Health · August 5, 2022

Mass settlements are “unsustainable” in a livelihood crisis.

Doctors have warned Australia’s bulk billing system is unsustainable as overworked doctors are forced to bill patients for appointments amid rising demand.

GP practices nationwide have informed patients of their intention to move away from bulk billing patients, which is no longer sustainable given rising costs and a shortage of doctors.

The gap between a family doctor’s fee and the Medicare reimbursement paid to practices has more than tripled in the last 10 years, leaving many family doctors with no choice but to charge fees.

As the cost-of-living crisis continues to increase the pressure on families on a day-to-day basis, the average out-of-pocket costs for GPs have risen by 50 percent over the past decade.

Healthcare costs are rising faster than wages, but 85 per cent of Australians see their GP at least once a year if not more often, especially during the pandemic.

The Australian Medical Association (AMA) recommended fee of about US$86 and the standard Medicare doctor visit discount of US$39.10 have increased by US$13.50 over a decade to stand at about US$47 -Dollar.

With fees rising, GPs have no choice but to expedite appointments and limit time with each patient to try to squeeze more in to increase billing.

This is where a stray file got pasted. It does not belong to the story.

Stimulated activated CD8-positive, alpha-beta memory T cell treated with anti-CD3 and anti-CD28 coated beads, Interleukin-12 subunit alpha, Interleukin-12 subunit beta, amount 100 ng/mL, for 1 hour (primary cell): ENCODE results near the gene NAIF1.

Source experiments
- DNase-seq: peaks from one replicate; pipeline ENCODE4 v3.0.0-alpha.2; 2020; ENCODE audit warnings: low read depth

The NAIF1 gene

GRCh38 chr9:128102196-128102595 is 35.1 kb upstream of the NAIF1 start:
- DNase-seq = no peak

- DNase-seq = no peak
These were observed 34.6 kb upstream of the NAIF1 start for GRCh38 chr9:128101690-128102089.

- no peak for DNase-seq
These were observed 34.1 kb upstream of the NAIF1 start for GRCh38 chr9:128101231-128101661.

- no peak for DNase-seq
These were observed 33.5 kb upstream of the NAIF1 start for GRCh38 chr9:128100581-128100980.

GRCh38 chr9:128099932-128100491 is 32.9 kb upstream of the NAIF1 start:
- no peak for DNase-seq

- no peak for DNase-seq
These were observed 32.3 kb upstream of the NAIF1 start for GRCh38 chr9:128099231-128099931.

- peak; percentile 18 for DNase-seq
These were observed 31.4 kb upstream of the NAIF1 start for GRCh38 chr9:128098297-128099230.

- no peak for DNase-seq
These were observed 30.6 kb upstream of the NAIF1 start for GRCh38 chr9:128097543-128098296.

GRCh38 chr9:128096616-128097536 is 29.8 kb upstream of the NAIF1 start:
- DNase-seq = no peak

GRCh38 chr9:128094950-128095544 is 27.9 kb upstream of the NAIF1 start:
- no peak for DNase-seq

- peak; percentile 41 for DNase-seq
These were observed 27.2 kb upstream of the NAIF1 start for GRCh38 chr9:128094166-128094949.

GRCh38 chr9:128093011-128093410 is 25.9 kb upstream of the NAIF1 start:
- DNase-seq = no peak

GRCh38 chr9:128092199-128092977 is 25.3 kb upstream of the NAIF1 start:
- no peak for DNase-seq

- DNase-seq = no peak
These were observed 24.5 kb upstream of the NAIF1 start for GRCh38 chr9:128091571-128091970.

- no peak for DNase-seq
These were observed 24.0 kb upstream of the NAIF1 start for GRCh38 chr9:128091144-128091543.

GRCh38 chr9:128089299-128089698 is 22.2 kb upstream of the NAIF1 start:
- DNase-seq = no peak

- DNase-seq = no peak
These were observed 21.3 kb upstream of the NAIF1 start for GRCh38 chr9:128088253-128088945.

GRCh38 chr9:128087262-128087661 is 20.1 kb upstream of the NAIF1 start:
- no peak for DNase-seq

The AMA has supported a move away from mass billing and reduced doctors’ reliance on the government for income.

The 2021 report by the Royal Australian College of General Practitioners shows that one in five GPs in clinics deal with bulk billing, while 64 per cent of GPs reported bulk billing for most of their patients.

Australian Society of General Practice President Chris Irwin told The Australian that up to 60 per cent of general practices currently offering bulk billing are trying to introduce fees.

“That’s all that’s talked about in general medicine,” said Dr. irwin

“It’s extremely difficult for GPs because they just want to serve the community and… protect the most vulnerable. But we’re getting to the point that if nothing changes, there will literally be no family doctor’s practice in 10 years.”

The doctor shortage in the country is so bad that traveling family doctors are being offered up to $3,500 a day to work in regional areas across the country.

The Australian Taxation Office has revealed that GPs earn significantly less than other medical professionals and often take home half of what specialist doctors pay.

Originally released as a mass reckoning “unsustainable” in a livelihood crisis